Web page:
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Native’s Vijay Mudaliar on championing local ingredients

Native, the Singapore bar run by Vijay Mudaliar, recently won a prestigious TOTC award. But while the venue enjoys international acclaim, the bartender tells SB why home ingredients are vital.

Vijay Mudaliar
Vijay Mudaliar of Singapore bar Native

*This feature was originally published in the December 2020 issue of The Spirits Business

Since opening four years ago, Singapore’s Native has garnered a reputation for championing local seasonal ingredients in creative cocktails. But despite gaining industry‐wide recognition, owner Vijay Mudaliar still seems surprised that patrons flock to his bar for its innovative creations. “I never thought people would even like what we do,” he says. “It was a personal mission to open this bar and I was ready for people to never accept it.”

Thankfully, people do like what Mudaliar and the team at Native do. So much so that the Singapore venue won Best International Cocktail Bar at Tales of the Cocktail’s Spirited Awards 2020. “I’m super honoured to get recognition for what we do,” Mudaliar says.

“I don’t wake up feeling like awards make me better or worse, but I like to think it gives hope to the team and the people looking at us from afar who think ‘wow, a small independent bar that is working with local ingredients and doing something different could reach such heights, that means in the next five to 10 years I could do the same’.”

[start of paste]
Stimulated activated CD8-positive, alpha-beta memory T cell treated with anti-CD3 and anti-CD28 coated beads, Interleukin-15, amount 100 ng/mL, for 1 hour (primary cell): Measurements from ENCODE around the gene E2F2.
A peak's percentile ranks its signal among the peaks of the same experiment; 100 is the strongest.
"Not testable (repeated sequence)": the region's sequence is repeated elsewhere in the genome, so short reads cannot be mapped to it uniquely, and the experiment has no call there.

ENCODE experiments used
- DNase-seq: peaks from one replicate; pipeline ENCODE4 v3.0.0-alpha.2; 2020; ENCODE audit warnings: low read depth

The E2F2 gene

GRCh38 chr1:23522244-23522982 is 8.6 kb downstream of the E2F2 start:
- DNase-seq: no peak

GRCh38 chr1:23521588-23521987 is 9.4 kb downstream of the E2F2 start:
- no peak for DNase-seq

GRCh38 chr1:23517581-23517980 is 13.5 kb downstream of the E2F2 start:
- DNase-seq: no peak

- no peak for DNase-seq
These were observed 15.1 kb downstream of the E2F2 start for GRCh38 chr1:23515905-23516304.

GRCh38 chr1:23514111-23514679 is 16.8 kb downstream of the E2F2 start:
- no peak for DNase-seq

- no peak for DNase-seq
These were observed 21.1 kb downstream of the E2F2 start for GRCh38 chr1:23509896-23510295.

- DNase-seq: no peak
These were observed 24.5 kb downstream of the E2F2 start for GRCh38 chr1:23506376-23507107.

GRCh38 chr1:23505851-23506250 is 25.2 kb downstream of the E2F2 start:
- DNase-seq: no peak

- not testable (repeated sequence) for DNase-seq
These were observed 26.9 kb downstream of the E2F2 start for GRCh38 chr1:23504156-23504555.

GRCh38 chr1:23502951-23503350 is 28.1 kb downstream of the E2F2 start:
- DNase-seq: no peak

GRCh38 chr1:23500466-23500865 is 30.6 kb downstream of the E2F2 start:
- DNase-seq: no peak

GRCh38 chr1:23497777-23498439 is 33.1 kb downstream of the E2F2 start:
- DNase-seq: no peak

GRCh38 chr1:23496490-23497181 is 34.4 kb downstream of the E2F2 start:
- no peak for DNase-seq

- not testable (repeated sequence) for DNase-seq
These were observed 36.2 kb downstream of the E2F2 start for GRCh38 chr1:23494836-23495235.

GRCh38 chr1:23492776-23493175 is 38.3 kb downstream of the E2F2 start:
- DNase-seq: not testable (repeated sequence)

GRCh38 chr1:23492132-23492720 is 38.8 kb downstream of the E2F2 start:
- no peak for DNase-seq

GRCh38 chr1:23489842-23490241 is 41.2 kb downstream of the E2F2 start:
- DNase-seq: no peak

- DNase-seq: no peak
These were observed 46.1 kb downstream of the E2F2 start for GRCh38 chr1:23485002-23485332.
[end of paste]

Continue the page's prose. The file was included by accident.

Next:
Despite his high standing in the industry, Mudaliar says he wasn’t instantly drawn to a career behind the stick. His first shift was at Singapore nightclub Zouk, where he expected to “rock up and make some drinks”. However, he found himself stuck in the back, washing glasses: “I went through maybe 2,000 glasses that night,” he recalls.

After a rocky first shift, Mudaliar worked at Zouk for a further four months before he had the chance to serve his first drink. Working behind the bar helped fund his independence while studying, but after graduating, he decided to step away from the bar to enter the “real world”.

“I went into a corporate industry but I was miserable at a desk,” he says. “As a form of escapism at the weekends I would go and tend bar. I just needed that enjoyment in my life. Then one day, I realised if I was going to be happy in the long run then I should do what I love – and I really love bartending.”

Since going all‐in on the on‐trade in an attempt “to live happier for a longer time”, Mudaliar has worked with the likes of Michelin‐starred chef Jason Atherton and award‐winning bartender Luke Whearty of Singapore’s Operation Dagger. While working at Atherton’s Singapore venue, Mudaliar gained a grounding in the classics, learning to make Old Fashioneds and Negronis. At Operation Dagger, Mudaliar gained an in‐depth knowledge of modern bartending.

He says: “My time at Operation Dagger helped me a lot, realising that as a bartender you can modify flavours in many ways. Luke was always trying to finesse the way I think. Even before he would taste a drink, he would ask me to tell him my thought process.”

Native team
Native crew: the team at the acclaimed Singapore bar


It was also while working at Operation Dagger that Mudaliar began experimenting with local ingredients in his cocktails. After finding books on foraging and native ingredients stashed away at the bar, he began exploring his surroundings and “randomly picking up grasses and things” to see how they tasted.